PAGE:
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Re: <offtopic /> Is The Web a Reciprocal System
- To: "Rick Marshall" <rjm@z...>
- Subject: Re: <offtopic /> Is The Web a Reciprocal System
- From: "M. David Peterson" <xmlhacker@g...>
- Date: Fri, 7 Apr 2006 00:42:13 -0600
- Cc: "Bullard, Claude L (Len)" <len.bullard@i...>, xml-dev@l...
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Few will argue that the web works because of a stateless protocol, and a decentralized networks of servers that attempt to keep as close to a real time record as possible as to where any given address points to at any given time.
Wouldn't this alone be enough to formalize the statement that the web is in a constant state of motion?
If not, then from a pure, physical, non-virtual perspective, without motion how would one message hop from point a to point z, and every hop in between, if not by a pure, physical, and constant state of motion?
Even though we have a tendency to force the "Virtual" meme upon everything that we might do on the web as if, in fact, there is no actual physical nature to its existence, that doesn't mean that we have suddenly just defied all laws of physics by teleporting messages from one hop to the next, en route to their final destination based on the IP address received from a DNS server. In fact, the DNS server in which we queried for the current address values of a particular URI can, quite obviously, at any moment be deemed incorrect, or undeliverable, suggesting that at that particular moment in time the information received from the DNS was, in fact, incorrect, and an action must be set into motion to determine what the problem might be.
Of course regardless of the reason (e.g. The server just went down for a reboot, the network hardware that it is connected to has gone down, the correct IP address in which the requested content resides is not the same IP address the DNS server returned due to a zone file update that is still yet to propagate to the DNS server in which the request for the IP address was made, etc...) something physical has been placed into motion that can be traced back to the root cause of this current invalid state of the packets in which have now been placed into a temporary state of limbo while the system attempts to either fix the problem, or discover the root of the problem via the error code messages returned from the various queries made across this system.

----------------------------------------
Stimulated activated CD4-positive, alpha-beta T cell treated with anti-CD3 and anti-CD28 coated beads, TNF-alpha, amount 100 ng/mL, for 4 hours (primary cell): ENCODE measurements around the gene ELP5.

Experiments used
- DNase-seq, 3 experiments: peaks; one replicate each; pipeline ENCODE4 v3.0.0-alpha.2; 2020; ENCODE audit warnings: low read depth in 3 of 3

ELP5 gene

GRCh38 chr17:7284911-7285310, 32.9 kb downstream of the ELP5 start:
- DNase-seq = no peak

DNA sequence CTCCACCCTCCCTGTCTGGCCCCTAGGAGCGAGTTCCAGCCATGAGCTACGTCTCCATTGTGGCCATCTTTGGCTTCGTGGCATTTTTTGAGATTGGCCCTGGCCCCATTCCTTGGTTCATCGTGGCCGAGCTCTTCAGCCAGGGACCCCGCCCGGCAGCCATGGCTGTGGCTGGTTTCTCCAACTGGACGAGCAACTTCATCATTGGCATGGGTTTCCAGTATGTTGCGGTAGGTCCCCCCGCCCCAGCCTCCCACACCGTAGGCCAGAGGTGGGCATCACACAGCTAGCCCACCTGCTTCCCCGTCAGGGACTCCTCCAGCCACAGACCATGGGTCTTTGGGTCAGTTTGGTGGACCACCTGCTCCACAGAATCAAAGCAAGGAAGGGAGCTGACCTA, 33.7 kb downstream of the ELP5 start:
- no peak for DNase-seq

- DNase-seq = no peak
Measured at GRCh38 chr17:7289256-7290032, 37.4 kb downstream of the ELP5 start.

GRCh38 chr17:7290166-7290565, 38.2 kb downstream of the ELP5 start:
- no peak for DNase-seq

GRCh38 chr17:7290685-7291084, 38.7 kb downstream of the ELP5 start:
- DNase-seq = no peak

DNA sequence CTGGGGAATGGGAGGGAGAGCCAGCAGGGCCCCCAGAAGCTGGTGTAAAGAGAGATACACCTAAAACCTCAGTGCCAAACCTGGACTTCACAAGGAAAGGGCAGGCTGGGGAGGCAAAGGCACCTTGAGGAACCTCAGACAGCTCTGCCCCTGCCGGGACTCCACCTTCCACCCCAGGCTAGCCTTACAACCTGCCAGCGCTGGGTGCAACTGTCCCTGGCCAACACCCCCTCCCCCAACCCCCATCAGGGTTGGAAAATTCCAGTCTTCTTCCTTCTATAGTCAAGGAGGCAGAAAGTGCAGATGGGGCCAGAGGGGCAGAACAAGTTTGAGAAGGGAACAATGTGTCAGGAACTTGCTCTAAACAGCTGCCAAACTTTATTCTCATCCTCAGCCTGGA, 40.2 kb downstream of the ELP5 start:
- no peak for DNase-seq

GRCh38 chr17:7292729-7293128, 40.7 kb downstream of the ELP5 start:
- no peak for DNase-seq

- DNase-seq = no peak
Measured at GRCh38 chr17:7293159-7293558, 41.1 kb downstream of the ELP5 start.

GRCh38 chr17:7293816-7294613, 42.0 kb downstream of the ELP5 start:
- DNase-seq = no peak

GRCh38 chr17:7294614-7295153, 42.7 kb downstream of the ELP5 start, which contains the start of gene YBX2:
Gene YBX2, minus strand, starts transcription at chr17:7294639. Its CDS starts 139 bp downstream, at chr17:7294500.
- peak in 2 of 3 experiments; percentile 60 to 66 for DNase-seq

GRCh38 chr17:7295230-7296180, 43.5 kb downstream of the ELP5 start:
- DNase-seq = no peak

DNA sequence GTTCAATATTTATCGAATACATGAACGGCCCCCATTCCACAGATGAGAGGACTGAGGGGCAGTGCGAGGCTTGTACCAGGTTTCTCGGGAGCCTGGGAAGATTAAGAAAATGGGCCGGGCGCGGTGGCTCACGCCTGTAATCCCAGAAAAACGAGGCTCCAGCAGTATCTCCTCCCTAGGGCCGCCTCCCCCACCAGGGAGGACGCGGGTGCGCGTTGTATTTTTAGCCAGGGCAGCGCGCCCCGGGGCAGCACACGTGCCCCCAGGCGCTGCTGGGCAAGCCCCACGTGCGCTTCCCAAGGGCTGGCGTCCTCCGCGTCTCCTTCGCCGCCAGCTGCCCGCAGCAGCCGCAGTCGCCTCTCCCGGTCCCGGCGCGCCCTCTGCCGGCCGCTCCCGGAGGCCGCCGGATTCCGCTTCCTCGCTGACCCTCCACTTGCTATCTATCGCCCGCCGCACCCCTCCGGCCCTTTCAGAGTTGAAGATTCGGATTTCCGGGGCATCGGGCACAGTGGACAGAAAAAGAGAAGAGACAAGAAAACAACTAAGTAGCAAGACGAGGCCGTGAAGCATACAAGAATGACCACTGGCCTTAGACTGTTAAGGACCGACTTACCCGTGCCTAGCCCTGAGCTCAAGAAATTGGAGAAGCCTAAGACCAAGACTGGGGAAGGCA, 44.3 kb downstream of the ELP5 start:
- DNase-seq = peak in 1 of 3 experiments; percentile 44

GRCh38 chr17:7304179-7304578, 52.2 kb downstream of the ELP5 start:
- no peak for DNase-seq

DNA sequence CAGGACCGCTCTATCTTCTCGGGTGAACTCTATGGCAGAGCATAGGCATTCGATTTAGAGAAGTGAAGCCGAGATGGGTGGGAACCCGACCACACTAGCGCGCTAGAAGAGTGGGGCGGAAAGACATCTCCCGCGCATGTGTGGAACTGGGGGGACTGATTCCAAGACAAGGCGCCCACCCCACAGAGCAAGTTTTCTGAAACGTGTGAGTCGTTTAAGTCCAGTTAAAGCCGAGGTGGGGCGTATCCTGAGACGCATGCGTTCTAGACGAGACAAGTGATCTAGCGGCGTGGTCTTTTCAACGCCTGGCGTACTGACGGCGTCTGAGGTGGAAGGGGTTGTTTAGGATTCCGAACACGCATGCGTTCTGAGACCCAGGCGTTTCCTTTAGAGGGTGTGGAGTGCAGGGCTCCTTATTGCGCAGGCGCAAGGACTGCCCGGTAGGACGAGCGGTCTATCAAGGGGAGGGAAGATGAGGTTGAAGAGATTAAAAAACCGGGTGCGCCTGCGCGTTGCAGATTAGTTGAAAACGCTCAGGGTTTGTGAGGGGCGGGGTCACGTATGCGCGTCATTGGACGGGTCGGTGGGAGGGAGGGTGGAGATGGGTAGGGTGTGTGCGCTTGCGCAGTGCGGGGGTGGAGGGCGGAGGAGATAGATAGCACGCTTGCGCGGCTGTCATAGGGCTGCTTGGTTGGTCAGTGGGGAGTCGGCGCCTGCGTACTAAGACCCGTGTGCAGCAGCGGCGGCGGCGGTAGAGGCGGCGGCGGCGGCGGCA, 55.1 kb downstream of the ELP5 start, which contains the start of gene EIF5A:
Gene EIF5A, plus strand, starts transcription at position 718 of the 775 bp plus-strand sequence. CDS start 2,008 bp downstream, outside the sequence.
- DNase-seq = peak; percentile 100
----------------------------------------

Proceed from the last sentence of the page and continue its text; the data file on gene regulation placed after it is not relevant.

Of course, these queries have taken place by setting a set of electrons into a fairly controlled, yet undeniable state of motion, which, in fact, is how ALL of this is taking place in the first place.
Seems pretty straight forward to me,
The stateless web is in a constant state of motion.
On 4/6/06, Rick Marshall <
i need to make some separate comments here.
1. the theories of larson were stated at about the time the first
practical demonstations of relativity were happening. until then (and
during the gestation period for his ideas) it was mostly speculation
(other ideas of einstein however were working our in practice). since
then relativity has become one of the cornerstones of physics and parts
of engineering and is probably the best confirmed scientific theory
ever. larsons ideas have languished largely because they have neither
added anything to the debate or provided demonstrable results ( debate
2. now to stick my neck out - the web is a large scale interacting
system and should be seen that way. there is an equivalent cosmological
3. newtonian physics requires motion be the result of interaction (force
being the agent of ineraction) but in a virtual world the laws of
physics may not apply. therefore the laws of the web may indeed
represent an alternative uinverse.
Bullard, Claude L (Len) wrote:
>In the great REST vs Services debates, it would
>be interesting to see if there is a description
>of the web architecture that doesn't include implicit
>or explicit concepts of motion.
>Is it the case that URIs don't identify locations,
>or names, that identity is only a relationship
>and that we can't describe what we are doing
>with the web without using concepts of motion?
>Have fun at Extreme this year.
>See the Reciprocal Theories of Dewey Larson.
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M. David Peterson
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